|Full name||Steven Paul Sumner|
|Date of birth||2 April 1955|
|Place of birth||England|
|Date of death||8 February 2017(aged 61)|
|Place of death||New Zealand|
|Playing position(s)||Attacking midfielder|
|Preston North End|
|1981||Newcastle KB United||18||(3)|
|1982||West Adelaide SC||12||(2)|
|* Senior club appearances and goals counted for the domestic league only|
Steven Paul Sumner (2 April 1955 - 8 February 2017) was an English-born, New Zealand football player, who was captain of the national team during the country's first successful campaign to qualify for the World Cup, in 1982.
Sumner began his football as an apprentice at Blackpool before moving to New Zealand in 1973 to play for Christchurch United, winning the National League in his first year. Sumner went on to win 6 Chatham Cups and 5 league titles. He is the only player to have won six Chatham Cup winners medals.
An active and attacking midfielder, Sumner scored a national record six goals during New Zealand's 13-0 defeat of Fiji during the 1982 World Cup qualifying campaign. He was also one of New Zealand's only two scorers in the 1982 World Cup Finals tournament in Spain (along with Steve Wooddin), in New Zealand's 5-2 loss to Scotland. He was the first player of the FIFA Oceania zone to score in a World Cup.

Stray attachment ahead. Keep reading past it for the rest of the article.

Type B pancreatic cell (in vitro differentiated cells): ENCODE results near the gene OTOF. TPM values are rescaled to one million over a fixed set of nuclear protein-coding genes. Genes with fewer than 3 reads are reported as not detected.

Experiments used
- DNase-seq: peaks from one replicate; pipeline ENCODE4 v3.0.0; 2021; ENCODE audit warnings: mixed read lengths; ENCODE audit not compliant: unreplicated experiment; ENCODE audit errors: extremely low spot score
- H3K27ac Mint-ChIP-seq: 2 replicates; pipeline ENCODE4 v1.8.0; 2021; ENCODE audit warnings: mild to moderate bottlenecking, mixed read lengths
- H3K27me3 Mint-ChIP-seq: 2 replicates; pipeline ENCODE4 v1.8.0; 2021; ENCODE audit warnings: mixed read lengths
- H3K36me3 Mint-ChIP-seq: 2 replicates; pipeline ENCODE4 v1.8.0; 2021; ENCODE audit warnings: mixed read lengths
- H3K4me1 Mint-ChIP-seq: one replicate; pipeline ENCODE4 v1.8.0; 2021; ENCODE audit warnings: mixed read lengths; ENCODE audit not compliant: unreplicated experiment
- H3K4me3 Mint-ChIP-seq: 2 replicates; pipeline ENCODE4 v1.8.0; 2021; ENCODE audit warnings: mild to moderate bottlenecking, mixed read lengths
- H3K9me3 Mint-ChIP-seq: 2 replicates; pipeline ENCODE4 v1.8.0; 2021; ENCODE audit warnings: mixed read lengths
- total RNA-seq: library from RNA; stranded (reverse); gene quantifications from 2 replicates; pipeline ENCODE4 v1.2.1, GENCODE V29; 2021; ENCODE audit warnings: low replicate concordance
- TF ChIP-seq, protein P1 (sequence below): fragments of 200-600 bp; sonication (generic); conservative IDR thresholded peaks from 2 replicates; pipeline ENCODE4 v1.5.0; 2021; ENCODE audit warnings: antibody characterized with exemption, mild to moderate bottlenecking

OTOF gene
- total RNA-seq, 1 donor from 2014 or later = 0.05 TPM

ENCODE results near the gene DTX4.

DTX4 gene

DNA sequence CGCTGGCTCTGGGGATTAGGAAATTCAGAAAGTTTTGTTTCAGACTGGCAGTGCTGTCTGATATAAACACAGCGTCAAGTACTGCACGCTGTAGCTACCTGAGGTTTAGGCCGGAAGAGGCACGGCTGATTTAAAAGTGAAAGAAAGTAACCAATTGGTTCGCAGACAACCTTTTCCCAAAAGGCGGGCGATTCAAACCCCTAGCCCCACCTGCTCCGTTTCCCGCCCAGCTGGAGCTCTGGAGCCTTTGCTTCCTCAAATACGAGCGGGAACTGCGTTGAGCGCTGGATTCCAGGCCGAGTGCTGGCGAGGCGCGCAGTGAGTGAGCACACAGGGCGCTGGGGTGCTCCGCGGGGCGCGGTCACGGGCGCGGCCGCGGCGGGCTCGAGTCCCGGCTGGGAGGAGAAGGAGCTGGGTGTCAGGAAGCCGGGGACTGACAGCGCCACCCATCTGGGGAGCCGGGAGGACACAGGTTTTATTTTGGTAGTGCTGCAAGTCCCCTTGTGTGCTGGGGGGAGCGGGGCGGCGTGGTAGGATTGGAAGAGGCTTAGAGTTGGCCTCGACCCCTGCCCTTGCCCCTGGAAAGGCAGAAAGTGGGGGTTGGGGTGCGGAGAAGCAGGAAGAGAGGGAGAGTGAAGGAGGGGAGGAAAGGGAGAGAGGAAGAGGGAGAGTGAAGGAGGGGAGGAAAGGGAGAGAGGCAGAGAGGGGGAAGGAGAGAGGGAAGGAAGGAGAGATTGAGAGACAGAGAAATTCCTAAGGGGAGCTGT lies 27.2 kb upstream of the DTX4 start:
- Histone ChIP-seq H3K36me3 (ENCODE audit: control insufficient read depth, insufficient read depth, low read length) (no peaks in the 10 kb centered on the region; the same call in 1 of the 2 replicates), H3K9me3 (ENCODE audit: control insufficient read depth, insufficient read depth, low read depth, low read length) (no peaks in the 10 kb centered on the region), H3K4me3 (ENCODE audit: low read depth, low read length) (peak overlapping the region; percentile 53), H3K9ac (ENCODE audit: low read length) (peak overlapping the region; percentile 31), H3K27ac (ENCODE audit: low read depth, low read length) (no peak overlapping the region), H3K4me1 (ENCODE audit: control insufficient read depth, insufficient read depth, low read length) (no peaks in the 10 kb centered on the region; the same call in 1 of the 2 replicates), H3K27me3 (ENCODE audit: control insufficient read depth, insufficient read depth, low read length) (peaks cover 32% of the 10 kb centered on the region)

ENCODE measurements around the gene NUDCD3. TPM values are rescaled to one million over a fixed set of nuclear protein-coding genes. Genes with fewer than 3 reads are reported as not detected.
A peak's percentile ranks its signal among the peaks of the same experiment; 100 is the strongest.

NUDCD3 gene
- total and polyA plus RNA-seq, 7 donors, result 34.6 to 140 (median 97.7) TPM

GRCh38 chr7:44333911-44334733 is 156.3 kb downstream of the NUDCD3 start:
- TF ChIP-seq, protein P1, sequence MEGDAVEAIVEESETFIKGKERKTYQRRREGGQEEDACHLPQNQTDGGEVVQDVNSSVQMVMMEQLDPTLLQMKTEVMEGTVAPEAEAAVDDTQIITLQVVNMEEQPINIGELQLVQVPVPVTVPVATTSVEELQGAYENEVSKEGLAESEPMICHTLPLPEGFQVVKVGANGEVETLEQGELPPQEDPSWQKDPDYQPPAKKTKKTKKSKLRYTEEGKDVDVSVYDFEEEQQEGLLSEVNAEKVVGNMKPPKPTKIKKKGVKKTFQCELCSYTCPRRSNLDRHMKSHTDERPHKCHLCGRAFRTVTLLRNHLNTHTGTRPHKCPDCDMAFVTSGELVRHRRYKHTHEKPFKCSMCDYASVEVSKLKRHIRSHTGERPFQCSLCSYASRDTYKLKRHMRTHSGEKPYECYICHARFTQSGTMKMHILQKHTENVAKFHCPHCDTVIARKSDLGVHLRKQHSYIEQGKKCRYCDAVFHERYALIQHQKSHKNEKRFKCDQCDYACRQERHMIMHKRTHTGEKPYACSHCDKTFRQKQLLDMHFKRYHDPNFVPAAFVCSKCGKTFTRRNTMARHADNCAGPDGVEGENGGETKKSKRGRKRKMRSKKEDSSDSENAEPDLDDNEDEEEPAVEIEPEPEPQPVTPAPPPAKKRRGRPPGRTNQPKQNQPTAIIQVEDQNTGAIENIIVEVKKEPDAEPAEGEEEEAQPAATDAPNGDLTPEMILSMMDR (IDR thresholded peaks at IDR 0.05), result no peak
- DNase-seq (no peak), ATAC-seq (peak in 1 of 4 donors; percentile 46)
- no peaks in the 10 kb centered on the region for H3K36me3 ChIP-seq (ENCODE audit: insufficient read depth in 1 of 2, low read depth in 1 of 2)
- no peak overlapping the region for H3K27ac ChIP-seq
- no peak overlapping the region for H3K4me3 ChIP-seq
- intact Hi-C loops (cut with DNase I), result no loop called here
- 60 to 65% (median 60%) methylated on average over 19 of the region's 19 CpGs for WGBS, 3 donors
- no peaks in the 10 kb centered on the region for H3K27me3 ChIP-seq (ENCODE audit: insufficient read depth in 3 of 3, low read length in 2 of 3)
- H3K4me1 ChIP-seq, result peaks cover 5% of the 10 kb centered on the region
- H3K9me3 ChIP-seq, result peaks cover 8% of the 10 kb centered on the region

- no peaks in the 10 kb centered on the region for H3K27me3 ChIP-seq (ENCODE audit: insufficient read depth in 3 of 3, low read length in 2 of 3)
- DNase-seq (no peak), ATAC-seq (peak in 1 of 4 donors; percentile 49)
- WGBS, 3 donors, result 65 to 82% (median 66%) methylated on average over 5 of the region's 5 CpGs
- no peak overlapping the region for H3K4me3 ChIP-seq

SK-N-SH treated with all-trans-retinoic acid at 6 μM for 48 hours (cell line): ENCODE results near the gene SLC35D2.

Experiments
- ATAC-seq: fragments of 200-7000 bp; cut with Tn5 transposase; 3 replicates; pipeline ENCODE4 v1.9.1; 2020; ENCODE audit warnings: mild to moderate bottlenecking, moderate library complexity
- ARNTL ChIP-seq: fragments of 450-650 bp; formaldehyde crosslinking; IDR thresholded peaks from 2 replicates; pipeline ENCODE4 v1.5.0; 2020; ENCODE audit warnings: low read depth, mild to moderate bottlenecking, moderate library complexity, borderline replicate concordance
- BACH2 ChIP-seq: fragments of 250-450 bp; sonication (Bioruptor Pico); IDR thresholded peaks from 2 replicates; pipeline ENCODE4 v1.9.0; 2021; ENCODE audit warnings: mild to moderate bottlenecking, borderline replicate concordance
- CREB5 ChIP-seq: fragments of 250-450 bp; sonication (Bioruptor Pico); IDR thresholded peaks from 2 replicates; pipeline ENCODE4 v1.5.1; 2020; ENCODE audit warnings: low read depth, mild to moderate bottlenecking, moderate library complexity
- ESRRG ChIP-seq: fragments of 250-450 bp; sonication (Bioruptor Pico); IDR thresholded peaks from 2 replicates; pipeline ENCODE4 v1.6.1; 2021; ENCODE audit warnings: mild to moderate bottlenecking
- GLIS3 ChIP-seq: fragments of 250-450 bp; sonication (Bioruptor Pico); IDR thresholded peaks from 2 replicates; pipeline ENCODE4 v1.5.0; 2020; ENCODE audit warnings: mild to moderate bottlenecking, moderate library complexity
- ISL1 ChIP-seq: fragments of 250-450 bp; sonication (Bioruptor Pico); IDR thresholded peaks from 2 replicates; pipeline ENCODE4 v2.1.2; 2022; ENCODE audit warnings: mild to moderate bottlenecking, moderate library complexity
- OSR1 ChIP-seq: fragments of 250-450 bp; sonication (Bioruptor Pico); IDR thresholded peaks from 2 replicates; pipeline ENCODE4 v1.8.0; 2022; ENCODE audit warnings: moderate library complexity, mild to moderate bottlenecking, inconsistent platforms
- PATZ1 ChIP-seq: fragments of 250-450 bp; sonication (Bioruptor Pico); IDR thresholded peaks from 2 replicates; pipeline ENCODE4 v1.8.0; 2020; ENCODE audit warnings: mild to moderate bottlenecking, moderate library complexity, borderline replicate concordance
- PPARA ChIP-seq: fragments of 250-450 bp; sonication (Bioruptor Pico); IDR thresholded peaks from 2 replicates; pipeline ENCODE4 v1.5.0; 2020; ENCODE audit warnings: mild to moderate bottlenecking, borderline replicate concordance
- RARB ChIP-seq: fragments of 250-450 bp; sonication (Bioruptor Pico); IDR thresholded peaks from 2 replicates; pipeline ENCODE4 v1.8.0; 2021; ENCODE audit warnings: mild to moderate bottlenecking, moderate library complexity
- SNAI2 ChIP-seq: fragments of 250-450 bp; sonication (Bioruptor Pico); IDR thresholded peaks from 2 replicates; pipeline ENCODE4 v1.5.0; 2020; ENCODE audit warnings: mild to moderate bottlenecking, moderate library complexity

In 1991, he was inducted into the New Zealand Soccer Media Association Hall of Fame and was then awarded FIFA's top award, the FIFA Order of Merit, before the opening of the 2010 FIFA World Cup, along with Johan Cruyff and former South African president Thabo Mbeki.
After retiring Sumner maintained his involvement in football, being employed by TVNZ as a media personality. More significantly he sat on the Executive Board of the Wellington Phoenix bringing much needed professional playing experience to the table. In August 2015, he was diagnosed with prostate cancer, from which he died on 8 February 2017, aged 61.